“In the afternoon his [Neamathla’s] young men and women played ball against each other with great spirit. Their ball ground is a large circle in which is placed a large pole; against this each party threw the ball; if caught on the rebound by the party who threw it, they tallied two. They were all naked to the waist and males and females exerted themselves with nearly equal energy. The women threw the ball with their hands, the men threw and caught it with their bat sticks. Many scuffles occurred between the parties to catch or prevent the ball from being caught, but all ended in perfect good humor. The men evidently gave the advantage to the females, who, in the end, won the game. The men were sentenced to bring lightwood to the council fire, which being procured they brought in to the great square, singing all the while.”
Williams’ account documented an event practiced in the Red Hills for several hundred years, if not longer, before his arrival. Two centuries earlier, Spanish friars documented a similar practice among the Apalachee at a site very near where Williams now stood witness. Father Juan de Paiva described the game as he saw it in Apalachee in the 1670s:
“…they fall upon one another at full tilt. And the last to arrive climb up over their bodies, using them as stairs. And, to enter, others [step on] their faces, heads, or bellies, as they encounter them, taking no notice [of them] and aiming kicks without any concern whether it is to the face or to the body, while in other places still others pull at arms or legs with no concern as to whether they may be dislocated or not, while still others have their mouths filled with dirt. When this pileup begins to become untangled, they are accustomed to find four or five stretched out like tuna; over there are others gasping for breath, because, inasmuch as some are wont to swallow the ball, they are made to vomit it up by squeezing their windpipe or by kicks to the stomach.”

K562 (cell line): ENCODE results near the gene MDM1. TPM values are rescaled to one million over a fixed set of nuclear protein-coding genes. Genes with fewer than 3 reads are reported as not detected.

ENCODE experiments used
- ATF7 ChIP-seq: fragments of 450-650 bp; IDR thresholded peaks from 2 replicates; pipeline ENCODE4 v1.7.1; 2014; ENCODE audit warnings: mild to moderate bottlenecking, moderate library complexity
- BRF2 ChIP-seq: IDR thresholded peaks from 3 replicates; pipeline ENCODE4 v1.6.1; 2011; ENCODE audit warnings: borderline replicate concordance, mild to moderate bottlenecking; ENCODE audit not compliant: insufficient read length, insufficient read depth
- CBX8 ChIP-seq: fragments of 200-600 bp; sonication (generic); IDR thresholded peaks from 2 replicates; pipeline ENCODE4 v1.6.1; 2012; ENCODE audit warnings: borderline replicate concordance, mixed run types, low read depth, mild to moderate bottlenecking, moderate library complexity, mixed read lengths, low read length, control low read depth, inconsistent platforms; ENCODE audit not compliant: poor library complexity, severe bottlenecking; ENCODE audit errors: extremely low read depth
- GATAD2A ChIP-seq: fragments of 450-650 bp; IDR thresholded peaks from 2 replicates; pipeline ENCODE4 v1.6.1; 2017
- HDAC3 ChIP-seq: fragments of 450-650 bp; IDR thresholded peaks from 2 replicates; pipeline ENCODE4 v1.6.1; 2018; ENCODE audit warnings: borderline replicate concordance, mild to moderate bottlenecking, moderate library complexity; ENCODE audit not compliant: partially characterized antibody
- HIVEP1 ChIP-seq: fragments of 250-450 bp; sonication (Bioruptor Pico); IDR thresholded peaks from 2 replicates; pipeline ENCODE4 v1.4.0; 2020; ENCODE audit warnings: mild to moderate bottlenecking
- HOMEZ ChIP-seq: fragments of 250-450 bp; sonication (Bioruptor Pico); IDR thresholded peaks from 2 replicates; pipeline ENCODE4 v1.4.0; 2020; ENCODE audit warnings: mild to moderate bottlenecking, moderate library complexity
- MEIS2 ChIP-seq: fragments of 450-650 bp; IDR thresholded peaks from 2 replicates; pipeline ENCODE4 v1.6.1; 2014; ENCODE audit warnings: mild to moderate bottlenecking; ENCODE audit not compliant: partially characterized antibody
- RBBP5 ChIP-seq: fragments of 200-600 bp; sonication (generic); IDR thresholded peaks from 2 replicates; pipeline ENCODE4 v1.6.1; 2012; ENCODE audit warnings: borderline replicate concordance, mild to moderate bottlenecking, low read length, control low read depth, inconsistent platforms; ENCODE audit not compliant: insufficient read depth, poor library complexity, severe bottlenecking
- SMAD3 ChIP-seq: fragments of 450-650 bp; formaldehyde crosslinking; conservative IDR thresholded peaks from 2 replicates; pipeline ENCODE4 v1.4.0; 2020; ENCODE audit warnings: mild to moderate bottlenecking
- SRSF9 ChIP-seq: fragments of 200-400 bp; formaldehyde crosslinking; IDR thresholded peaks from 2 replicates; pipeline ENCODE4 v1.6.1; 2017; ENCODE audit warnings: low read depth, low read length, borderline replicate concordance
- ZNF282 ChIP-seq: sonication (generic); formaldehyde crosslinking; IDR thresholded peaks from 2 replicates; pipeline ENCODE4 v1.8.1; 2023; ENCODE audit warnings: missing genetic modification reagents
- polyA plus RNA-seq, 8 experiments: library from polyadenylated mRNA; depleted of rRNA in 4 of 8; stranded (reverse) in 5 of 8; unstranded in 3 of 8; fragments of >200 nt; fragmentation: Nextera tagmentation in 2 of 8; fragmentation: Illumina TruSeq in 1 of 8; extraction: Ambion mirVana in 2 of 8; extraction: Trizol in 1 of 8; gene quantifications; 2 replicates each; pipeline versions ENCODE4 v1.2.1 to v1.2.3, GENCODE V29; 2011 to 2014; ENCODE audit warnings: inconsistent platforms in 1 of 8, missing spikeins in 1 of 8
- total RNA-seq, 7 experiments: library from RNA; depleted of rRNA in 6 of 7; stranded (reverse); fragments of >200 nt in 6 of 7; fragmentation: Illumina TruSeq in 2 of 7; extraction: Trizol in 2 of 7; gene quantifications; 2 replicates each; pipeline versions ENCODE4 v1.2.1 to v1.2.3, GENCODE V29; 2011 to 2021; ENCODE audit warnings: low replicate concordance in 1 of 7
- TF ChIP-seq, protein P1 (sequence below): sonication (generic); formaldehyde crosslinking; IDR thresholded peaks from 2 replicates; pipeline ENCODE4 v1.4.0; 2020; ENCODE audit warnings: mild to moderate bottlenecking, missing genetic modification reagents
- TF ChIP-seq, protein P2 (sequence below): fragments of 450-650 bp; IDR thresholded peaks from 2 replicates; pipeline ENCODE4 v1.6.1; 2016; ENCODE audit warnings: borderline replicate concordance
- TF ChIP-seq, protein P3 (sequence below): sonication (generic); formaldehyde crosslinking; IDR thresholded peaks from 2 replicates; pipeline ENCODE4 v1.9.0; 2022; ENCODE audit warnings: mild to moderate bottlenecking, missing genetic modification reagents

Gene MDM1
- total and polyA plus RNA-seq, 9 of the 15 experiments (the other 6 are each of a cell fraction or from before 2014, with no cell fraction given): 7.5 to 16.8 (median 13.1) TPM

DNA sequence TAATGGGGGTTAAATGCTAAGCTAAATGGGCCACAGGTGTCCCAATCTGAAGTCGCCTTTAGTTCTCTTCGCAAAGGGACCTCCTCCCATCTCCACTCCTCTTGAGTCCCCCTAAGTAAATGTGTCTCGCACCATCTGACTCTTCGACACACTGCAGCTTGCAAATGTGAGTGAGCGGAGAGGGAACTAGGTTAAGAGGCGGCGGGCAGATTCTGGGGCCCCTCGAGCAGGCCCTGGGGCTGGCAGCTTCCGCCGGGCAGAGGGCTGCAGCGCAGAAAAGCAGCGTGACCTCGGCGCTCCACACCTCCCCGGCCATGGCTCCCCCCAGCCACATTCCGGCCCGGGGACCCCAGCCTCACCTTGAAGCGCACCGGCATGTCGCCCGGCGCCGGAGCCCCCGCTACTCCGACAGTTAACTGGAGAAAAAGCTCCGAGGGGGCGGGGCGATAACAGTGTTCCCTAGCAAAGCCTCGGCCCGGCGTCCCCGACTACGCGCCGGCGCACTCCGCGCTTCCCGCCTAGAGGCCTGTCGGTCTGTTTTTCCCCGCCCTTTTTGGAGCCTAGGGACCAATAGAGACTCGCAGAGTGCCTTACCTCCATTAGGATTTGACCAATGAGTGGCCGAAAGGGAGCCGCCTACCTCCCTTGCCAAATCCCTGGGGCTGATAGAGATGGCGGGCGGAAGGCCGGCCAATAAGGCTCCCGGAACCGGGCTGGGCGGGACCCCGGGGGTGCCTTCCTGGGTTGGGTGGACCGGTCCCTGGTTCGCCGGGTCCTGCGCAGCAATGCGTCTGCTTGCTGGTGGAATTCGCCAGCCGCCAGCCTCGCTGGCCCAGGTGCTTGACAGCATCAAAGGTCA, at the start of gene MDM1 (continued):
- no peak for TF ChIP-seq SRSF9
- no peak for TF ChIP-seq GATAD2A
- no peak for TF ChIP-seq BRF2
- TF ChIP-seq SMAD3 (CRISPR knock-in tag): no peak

The game, practiced in various forms by Native Americans throughout the southeast at the time of first contact with Europeans and Africans in the early 16th century, remained part of Seminole and Miccosukee culture among the few who evaded capture and eviction by the U.S. Army in the 1830s and 40s. State folklorists working with the Seminole Tribe in the late-1980s documented the continuity of the game, and captured vivid images of tribal youth practicing what their elders helped to perpetuate.